Academic journal article American Journal of Play

Talking It Up: Play, Language Development, and the Role of Adult Support

Academic journal article American Journal of Play

Talking It Up: Play, Language Development, and the Role of Adult Support

Article excerpt

Play helps children learn language, the authors claim, and they review the evidence for it. They suggest that play benefits children's language development because it incorporates many of the socially interactive and cognitive elements known to enhance language skills. Although much of this evidence proves correlational, they point to a series of recent intervention studies that offer evidence of a key variable linking play and language: adult support. In particular, guided play during which adults scaffold child-initiated learning seems ideal for developing language skills. Based on this evidence, they argue that understanding the efficacy of play for learning requires paying careful attention to the type of play involved and to its results. Key words: guided play; language skills; play and language development; scaffolding; sociodramatic play; symbolic play

Play as a Context foi* Language Development

Language is the currency of social interaction and school achievement, so it is hardly surprising that thousands of pages have been devoted to understanding and encouraging optimal language acquisition in children (Clark 2003; Clark and Clark 1977; Dickinson et al. 2012; Frank, Goodman, andTenenbaum 2009; Golinkoff and Hirsh-Pasek 1999; Golinkoff et al. 2000; Harris, Golinkoff, and Hirsh-Pasek 2011; Hoff and Naigles 2002; Hollich, Hirsh-Pasek, and Golinkoff 2000). Many of these investigations find that language thrives when children are interacting with adults and peers in a playful manner (Hirsh-Pasek and Golinkoff 2003; Smith 2010; Vygotsky 1967; Zigler and Bishop-Josef 2004), suggesting that play can make important contributions to the learning of lan- guage. Evaluating just how play influences language, however, is a relatively new enterprise.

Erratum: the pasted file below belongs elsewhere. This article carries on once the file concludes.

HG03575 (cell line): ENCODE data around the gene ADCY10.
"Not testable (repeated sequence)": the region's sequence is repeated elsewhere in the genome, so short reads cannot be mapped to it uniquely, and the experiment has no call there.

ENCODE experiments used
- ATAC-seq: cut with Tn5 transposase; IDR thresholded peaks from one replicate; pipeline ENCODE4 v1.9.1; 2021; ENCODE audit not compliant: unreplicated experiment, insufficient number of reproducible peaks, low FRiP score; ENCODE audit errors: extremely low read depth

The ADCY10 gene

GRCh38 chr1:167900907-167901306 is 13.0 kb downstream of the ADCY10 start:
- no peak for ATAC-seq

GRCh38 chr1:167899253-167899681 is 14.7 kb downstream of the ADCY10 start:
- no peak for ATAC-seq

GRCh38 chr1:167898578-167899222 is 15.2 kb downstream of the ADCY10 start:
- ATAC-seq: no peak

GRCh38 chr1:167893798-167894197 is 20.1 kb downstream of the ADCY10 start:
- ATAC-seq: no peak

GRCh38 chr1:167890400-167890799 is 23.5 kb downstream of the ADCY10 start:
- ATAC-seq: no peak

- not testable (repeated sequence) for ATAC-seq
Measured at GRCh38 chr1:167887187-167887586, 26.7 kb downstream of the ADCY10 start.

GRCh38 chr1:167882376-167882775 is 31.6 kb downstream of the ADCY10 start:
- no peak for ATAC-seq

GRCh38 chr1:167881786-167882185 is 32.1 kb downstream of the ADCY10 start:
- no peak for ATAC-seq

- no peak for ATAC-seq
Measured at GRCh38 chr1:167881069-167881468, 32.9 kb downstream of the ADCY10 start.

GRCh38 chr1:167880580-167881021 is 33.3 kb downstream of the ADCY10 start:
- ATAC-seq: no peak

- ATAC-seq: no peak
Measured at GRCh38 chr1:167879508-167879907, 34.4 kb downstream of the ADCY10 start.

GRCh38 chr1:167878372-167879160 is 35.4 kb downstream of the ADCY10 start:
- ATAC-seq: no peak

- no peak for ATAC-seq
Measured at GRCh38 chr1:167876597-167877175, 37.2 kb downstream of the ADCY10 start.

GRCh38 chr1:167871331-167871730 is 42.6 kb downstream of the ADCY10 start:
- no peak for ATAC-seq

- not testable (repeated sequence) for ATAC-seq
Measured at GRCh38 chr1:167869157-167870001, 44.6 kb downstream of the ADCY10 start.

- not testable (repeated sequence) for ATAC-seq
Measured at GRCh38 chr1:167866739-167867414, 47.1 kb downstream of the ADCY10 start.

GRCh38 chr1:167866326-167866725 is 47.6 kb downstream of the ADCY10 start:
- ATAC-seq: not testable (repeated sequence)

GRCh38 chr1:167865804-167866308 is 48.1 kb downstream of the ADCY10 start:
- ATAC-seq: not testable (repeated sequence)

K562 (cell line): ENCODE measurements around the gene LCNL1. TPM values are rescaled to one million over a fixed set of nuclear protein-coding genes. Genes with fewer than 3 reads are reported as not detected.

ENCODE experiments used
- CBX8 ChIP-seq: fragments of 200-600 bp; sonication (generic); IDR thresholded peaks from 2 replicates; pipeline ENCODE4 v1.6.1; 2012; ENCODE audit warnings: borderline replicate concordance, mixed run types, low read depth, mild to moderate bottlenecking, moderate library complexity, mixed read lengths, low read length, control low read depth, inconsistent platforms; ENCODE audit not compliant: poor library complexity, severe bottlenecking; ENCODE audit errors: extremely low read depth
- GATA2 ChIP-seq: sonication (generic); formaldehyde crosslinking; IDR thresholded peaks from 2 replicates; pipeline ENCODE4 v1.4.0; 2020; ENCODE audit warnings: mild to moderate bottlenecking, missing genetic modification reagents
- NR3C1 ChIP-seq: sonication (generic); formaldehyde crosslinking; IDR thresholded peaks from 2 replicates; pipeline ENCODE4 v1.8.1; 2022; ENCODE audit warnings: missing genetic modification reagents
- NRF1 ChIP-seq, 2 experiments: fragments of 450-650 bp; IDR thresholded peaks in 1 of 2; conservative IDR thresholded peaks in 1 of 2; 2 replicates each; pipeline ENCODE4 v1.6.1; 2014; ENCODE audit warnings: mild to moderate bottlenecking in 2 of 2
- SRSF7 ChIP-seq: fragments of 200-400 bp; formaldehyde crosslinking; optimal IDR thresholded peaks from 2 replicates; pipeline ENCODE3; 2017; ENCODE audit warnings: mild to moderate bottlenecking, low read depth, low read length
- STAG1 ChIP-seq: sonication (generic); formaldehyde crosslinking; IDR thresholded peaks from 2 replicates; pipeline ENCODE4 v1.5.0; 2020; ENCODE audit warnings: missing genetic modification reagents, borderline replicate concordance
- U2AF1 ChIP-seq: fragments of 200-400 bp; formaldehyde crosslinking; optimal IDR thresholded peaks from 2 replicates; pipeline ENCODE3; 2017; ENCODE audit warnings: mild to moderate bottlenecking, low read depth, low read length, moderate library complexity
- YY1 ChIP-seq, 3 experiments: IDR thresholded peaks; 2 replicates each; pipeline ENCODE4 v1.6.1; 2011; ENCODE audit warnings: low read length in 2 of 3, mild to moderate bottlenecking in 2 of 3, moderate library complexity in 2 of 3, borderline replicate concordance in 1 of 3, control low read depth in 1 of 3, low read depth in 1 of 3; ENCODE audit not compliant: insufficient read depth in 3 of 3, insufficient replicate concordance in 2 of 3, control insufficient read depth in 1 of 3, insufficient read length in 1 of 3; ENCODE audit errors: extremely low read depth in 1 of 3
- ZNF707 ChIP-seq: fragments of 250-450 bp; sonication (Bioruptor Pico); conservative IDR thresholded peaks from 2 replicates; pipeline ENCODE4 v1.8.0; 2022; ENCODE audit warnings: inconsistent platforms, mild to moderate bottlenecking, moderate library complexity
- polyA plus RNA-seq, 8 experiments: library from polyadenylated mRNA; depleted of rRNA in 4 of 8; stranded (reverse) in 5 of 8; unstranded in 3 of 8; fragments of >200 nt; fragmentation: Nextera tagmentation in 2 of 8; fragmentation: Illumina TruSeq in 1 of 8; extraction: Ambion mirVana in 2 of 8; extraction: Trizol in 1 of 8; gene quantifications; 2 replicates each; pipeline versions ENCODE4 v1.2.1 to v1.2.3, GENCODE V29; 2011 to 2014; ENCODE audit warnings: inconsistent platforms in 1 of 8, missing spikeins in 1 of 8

In a recent and influential paper, Lillard, Lerner, Hopkins, Dore, Smith, and Palmquist (2013) describe three categories of potential links between pretend play and other cognitive or social skills, based on Smith (2010). The strongest link one could posit is that play constitutes a unique and crucial component in the development of cognitive or social skills, which would not develop with- out it. This causal view holds that children cannot achieve, say, a kind of self- control if they do not engage in play; this skill would be impossible to acquire otherwise. Another claim suggests the link between play and learning is one of equifinality: play has a causal effect on the development of such skills but is only one of many activities that do so. In this case, play would help children gain self-control, but other activities would, too, and equally well. The third-and weakest-claim holds that play has no role at all in such development but is merely an epiphenomenon or a byproduct of learning the skills. This means that children's development of self-control involves play but not because of anything intrinsic to play itself. Rather, something connected to the play situation-such as increased social interaction-aids the development.

Although the categories Lillard and her colleagues present clearly delin- eate several relationships that play could have with cognition and, in par- ticular, with language development, phrasing the options in such stark terms may inadvertently lead researchers to discount the more complex relationship that exists between language and play. Put simply, asking whether play causes language development may be the wrong question. Instead, we rephrase the question to ask: "What aspects of play might promote language development?" In answering this question, it becomes clear that play contains many of the ingredients necessary for optimal language development even though there maybe no single element of play that does the majority of the work. Although this means we must accept the view Lillard and her colleagues call equifinal- ity, it does not make play's role in language development unimportant. To the contrary, even if no single aspect of play is a necessary or sufficient condition for developing a particular language skill, various aspects of play-when taken in the aggregate-link play and language. …

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